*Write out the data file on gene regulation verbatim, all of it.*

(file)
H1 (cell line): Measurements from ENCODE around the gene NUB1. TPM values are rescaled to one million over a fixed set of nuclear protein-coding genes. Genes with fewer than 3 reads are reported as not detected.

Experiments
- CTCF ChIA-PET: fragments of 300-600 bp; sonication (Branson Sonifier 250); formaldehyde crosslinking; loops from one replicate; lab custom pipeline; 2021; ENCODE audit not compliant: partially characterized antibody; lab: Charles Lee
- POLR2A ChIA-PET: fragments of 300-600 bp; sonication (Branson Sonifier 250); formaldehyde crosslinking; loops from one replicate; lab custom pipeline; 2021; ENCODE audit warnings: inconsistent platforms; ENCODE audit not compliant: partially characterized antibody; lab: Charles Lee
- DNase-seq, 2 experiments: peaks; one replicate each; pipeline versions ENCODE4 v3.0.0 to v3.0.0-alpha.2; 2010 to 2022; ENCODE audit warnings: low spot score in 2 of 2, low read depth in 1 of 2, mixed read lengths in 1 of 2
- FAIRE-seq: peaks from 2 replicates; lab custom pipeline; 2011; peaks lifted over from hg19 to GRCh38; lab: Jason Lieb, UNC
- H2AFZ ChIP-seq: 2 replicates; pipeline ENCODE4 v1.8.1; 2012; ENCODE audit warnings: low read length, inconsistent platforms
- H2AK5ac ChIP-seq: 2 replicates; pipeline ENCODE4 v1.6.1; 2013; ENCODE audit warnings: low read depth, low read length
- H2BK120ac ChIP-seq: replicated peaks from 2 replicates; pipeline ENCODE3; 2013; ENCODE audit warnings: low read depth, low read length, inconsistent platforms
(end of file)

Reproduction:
H1 (cell line): Measurements from ENCODE around the gene NUB1. TPM values are rescaled to one million over a fixed set of nuclear protein-coding genes. Genes with fewer than 3 reads are reported as not detected.

Experiments
- CTCF ChIA-PET: fragments of 300-600 bp; sonication (Branson Sonifier 250); formaldehyde crosslinking; loops from one replicate; lab custom pipeline; 2021; ENCODE audit not compliant: partially characterized antibody; lab: Charles Lee
- POLR2A ChIA-PET: fragments of 300-600 bp; sonication (Branson Sonifier 250); formaldehyde crosslinking; loops from one replicate; lab custom pipeline; 2021; ENCODE audit warnings: inconsistent platforms; ENCODE audit not compliant: partially characterized antibody; lab: Charles Lee
- DNase-seq, 2 experiments: peaks; one replicate each; pipeline versions ENCODE4 v3.0.0 to v3.0.0-alpha.2; 2010 to 2022; ENCODE audit warnings: low spot score in 2 of 2, low read depth in 1 of 2, mixed read lengths in 1 of 2
- FAIRE-seq: peaks from 2 replicates; lab custom pipeline; 2011; peaks lifted over from hg19 to GRCh38; lab: Jason Lieb, UNC
- H2AFZ ChIP-seq: 2 replicates; pipeline ENCODE4 v1.8.1; 2012; ENCODE audit warnings: low read length, inconsistent platforms
- H2AK5ac ChIP-seq: 2 replicates; pipeline ENCODE4 v1.6.1; 2013; ENCODE audit warnings: low read depth, low read length
- H2BK120ac ChIP-seq: replicated peaks from 2 replicates; pipeline ENCODE3; 2013; ENCODE audit warnings: low read depth, low read length, inconsistent platforms